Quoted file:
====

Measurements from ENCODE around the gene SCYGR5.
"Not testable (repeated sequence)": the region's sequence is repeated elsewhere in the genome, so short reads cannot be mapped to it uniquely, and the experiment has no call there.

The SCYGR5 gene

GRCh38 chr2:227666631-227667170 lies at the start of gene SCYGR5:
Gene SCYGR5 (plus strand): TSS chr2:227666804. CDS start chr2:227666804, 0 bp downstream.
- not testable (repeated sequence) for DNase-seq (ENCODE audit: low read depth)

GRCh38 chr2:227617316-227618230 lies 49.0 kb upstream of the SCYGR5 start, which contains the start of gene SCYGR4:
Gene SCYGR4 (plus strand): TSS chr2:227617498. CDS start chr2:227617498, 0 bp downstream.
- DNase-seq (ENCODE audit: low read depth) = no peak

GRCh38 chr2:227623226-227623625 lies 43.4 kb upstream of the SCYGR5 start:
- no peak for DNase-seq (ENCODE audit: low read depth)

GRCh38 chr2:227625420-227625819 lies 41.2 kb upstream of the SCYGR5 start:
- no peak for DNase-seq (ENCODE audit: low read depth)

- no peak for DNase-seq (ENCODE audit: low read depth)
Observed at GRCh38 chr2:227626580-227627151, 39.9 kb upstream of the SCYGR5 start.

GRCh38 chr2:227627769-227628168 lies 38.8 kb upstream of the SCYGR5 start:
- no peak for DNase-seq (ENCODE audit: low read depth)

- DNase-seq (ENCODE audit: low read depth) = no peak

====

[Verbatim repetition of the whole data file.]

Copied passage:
Measurements from ENCODE around the gene SCYGR5.
"Not testable (repeated sequence)": the region's sequence is repeated elsewhere in the genome, so short reads cannot be mapped to it uniquely, and the experiment has no call there.

The SCYGR5 gene

GRCh38 chr2:227666631-227667170 lies at the start of gene SCYGR5:
Gene SCYGR5 (plus strand): TSS chr2:227666804. CDS start chr2:227666804, 0 bp downstream.
- not testable (repeated sequence) for DNase-seq (ENCODE audit: low read depth)

GRCh38 chr2:227617316-227618230 lies 49.0 kb upstream of the SCYGR5 start, which contains the start of gene SCYGR4:
Gene SCYGR4 (plus strand): TSS chr2:227617498. CDS start chr2:227617498, 0 bp downstream.
- DNase-seq (ENCODE audit: low read depth) = no peak

GRCh38 chr2:227623226-227623625 lies 43.4 kb upstream of the SCYGR5 start:
- no peak for DNase-seq (ENCODE audit: low read depth)

GRCh38 chr2:227625420-227625819 lies 41.2 kb upstream of the SCYGR5 start:
- no peak for DNase-seq (ENCODE audit: low read depth)

- no peak for DNase-seq (ENCODE audit: low read depth)
Observed at GRCh38 chr2:227626580-227627151, 39.9 kb upstream of the SCYGR5 start.

GRCh38 chr2:227627769-227628168 lies 38.8 kb upstream of the SCYGR5 start:
- no peak for DNase-seq (ENCODE audit: low read depth)

- DNase-seq (ENCODE audit: low read depth) = no peak